"If you can't explain it to six year old, you don't understand it yourself"
I've been watching and listening, observing and analysing, and generally trying to absorb and understand all the twists and turns involved in the Financial Advisers Act review. There have been some pretty obvious and welcome measures recommended by the Minister to Cabinet.
Abandoning the ill-advised category 1 & 2 product demarcation was a no-brainer. Never made any sense in the first place so nobody will mourn the passing of this anomaly.
Similarly, the removal of the confusing AFA, RFA, QFE alphabet soup that only served to confuse the consumer, according to all research recently produced.
But here's where I call upon Einstein's quote in the title to this piece as I can't explain to anyone, never mind a six year old - why are we seeing the removal of three confusing mnemonics - only to be replaced by another three equally confusing set of initials - FAs, As, and FAFs?
How has that simplified anything for the consumer?
And what can be done to deliver a more succinct message so that the consumer is no longer confused?
Tell me what is confusing, hard to understand, or difficult to relate, about the following statement -
"Anyone making recommendations on buying, selling, or holding investments, insurance, securities, or finance should be suitably qualified to do so, and subscribe to a uniform Code of Conduct"
And no, I don't claim that being suitably qualified is a panacea, but combined with a Code of Conduct, it's a fair start to providing the consumer with some comfort that any recommendations presented are based on knowledge and understanding.
It doesn't matter whether you recommend your own company's product(s) exclusively, somebody else's products on a selective basis, or no products at all, in drawing up your recommendations, everyone should understand how the financial instruments they are recommending work - whoever they work for and whichever way they obtain reward for their services.
The consumer should be entitled to expect that whoever is making a recommendation can demonstrate evidence that there is a thorough knowledge of what is being recommended and why.
Simple? Yes. Easy to understand? Yes. Any alphabet soup involved? I'll leave that to others to decide - I was never that big on titles (except, of course, my traditional Lairdship!)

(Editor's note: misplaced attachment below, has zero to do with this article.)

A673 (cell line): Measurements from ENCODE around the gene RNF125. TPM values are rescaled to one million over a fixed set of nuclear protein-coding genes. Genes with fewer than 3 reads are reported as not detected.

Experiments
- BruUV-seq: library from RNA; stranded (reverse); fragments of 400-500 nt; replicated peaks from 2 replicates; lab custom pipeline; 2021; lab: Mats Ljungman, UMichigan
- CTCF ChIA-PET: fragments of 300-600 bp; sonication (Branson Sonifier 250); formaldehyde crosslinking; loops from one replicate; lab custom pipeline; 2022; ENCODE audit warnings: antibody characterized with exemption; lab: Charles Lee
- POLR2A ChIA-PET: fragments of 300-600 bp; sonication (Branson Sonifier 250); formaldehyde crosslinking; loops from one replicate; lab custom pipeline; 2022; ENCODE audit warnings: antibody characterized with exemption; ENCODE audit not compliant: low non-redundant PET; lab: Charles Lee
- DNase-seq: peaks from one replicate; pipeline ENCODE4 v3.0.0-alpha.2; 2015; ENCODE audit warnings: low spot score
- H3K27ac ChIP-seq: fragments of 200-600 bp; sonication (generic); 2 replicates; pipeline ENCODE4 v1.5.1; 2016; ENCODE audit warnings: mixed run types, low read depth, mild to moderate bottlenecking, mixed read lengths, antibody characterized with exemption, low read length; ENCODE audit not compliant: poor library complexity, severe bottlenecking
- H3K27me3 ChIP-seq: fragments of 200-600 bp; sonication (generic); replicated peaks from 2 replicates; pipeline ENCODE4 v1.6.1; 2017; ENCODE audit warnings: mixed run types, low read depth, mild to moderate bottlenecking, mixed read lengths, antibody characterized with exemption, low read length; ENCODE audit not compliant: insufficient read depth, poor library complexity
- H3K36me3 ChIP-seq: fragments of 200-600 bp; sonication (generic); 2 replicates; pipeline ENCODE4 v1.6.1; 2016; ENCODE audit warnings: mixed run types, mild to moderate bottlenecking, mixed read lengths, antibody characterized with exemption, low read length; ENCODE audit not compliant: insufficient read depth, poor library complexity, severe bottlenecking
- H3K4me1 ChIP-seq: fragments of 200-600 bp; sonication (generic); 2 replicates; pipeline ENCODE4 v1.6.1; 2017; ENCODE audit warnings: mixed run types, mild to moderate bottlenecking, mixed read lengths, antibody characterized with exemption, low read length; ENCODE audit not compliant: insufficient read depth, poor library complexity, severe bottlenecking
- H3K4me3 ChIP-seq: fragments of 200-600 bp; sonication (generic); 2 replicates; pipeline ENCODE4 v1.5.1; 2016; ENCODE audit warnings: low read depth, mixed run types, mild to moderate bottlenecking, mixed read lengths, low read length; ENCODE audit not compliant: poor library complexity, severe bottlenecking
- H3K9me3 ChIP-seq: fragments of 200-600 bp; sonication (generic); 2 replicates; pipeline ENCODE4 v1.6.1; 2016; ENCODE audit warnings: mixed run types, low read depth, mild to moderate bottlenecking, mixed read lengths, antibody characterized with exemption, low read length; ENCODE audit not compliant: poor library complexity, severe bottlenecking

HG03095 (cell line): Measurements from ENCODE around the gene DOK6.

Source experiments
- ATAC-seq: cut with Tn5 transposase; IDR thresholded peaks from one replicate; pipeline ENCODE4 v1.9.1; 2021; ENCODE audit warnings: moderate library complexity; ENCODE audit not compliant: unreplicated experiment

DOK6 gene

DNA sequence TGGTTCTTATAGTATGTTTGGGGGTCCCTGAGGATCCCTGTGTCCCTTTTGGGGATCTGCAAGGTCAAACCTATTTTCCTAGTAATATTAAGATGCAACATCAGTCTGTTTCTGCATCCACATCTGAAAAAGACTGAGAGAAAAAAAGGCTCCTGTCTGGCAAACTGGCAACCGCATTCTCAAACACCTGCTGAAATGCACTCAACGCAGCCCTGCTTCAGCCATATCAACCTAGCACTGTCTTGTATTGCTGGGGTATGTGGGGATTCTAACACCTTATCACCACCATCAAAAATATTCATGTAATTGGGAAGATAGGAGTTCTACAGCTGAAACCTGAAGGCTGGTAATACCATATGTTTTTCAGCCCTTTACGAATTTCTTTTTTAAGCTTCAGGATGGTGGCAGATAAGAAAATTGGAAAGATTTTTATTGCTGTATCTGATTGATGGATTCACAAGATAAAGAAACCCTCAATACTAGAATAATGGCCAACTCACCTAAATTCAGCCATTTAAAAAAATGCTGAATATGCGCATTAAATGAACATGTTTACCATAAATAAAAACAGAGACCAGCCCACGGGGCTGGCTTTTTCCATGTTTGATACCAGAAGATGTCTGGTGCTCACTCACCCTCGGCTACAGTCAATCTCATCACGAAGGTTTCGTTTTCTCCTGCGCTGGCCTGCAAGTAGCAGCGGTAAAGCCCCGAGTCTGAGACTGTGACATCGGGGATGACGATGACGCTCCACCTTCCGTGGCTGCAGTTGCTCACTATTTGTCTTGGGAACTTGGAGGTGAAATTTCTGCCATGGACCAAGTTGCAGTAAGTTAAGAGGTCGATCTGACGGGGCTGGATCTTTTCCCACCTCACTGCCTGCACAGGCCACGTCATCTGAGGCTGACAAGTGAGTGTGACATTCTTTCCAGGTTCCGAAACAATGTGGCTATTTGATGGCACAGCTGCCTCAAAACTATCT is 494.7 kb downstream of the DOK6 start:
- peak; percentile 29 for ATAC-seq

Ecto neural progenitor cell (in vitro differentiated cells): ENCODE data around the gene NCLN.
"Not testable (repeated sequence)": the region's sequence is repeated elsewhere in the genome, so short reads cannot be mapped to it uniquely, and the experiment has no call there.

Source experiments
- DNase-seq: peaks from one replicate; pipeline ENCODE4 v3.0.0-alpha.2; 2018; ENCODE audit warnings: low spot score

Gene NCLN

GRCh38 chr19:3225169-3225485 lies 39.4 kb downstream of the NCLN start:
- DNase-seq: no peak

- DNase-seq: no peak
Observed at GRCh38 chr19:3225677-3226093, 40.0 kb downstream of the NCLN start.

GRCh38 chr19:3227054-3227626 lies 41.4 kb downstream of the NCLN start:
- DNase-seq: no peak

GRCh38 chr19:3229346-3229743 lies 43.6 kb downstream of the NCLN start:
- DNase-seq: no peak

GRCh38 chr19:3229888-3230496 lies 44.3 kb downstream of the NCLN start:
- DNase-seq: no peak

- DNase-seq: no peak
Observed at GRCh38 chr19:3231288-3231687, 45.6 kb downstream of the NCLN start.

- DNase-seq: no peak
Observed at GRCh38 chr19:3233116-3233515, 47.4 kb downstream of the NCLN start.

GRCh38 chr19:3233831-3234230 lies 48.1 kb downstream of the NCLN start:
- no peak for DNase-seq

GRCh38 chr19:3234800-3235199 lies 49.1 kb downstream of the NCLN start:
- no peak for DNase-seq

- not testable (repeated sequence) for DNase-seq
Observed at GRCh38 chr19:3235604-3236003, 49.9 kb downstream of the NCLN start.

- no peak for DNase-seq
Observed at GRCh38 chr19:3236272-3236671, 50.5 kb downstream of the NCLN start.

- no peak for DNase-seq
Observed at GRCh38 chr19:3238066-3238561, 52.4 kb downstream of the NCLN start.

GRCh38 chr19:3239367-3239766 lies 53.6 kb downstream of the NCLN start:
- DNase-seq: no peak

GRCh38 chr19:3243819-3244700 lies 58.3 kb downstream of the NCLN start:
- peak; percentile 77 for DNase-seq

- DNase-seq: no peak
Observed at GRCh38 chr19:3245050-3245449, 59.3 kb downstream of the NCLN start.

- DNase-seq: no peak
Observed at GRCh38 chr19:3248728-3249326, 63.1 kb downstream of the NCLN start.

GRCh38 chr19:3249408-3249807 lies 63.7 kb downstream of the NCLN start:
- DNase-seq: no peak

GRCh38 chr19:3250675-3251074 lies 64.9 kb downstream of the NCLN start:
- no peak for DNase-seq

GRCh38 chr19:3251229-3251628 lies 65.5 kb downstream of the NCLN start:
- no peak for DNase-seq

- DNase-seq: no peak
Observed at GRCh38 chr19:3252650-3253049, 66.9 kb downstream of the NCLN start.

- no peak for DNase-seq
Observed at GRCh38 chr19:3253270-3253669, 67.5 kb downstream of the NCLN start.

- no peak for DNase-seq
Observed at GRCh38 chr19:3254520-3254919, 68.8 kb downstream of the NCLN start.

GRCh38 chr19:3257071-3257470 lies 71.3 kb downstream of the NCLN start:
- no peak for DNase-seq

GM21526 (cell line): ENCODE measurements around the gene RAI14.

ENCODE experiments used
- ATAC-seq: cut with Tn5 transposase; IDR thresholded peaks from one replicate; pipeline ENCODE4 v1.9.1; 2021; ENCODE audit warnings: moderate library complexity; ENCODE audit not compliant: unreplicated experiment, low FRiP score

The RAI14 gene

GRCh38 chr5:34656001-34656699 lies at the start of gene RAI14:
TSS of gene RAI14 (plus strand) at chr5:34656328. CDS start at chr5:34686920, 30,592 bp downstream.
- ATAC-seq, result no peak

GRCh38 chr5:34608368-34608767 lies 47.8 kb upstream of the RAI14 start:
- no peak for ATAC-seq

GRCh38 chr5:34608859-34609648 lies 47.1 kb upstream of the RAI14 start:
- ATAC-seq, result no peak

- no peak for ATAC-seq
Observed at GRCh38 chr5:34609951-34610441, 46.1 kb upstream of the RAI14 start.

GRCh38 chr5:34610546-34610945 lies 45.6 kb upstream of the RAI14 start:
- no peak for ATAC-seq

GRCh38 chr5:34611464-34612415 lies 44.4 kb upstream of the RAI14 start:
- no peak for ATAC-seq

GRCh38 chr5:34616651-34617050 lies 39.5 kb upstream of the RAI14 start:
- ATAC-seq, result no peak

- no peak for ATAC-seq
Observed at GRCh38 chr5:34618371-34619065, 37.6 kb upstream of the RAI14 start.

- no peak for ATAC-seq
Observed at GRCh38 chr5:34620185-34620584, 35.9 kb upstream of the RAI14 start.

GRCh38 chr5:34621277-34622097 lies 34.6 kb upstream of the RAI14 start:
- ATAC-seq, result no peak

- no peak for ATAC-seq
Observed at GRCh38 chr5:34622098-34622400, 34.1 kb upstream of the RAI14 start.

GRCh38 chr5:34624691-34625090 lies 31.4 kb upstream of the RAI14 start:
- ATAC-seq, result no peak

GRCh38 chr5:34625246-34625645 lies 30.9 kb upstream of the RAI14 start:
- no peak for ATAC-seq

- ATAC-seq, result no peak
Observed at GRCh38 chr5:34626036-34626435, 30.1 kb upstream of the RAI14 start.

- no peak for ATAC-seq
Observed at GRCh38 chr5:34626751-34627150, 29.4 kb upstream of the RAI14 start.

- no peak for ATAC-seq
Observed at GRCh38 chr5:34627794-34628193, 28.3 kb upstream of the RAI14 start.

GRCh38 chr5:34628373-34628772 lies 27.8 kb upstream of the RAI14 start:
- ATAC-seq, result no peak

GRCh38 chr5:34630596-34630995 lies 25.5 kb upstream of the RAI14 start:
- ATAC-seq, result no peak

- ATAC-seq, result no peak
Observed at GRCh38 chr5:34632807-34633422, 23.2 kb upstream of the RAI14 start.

It has been suggested that this would be an expensive course of action - particularly for banks and vertically integrated organisations.
Excuse me, are these the same institutions that reported billions of dollars profit from their NZ operations - most of which has probably been repatriated to Australia and beyond?
I don't grudge them their profits, but there seems to be a disproportionate burden of regulatory cost falling on the private advisory sector.
All very well operating as a risk-based regulator - a far superior structure and model to the ASIC or FCA models in Australia and UK respectively - but surely the risk to the consumer of being given naff recommendations is at least the same from the bank-retained person as someone in private practice?
Back in the days, being employed by a bank or an insurance company came with the expectation that if you wanted to make progress in your career, you studied to pass the banking or insurance institute exams - and you were rewarded accordingly. At least, there was an assumption on the employer's part that you cared enough about your career and your prospects to show willing to acquire knowledge about the industry, its products and services, and the environment in which your employer operated.
That seems to have gone by the board now - more's the pity.
However, it appears that complexity and confusion are not to be relieved for the consumer in the FAA review, and the simplification that was expected and recommended is not in evidence.
Of course, we have to wait and see the precise content of the Code to which all will be subject, and this may well address some of the issues raised.
However, there is a school of thought expressing concern that the emerging amended legislation will miss the opportunity to rationalise and simplify the regulatory regime for the benefit of the consumer, and that the 'big end of town' will be the only winners from the exercise.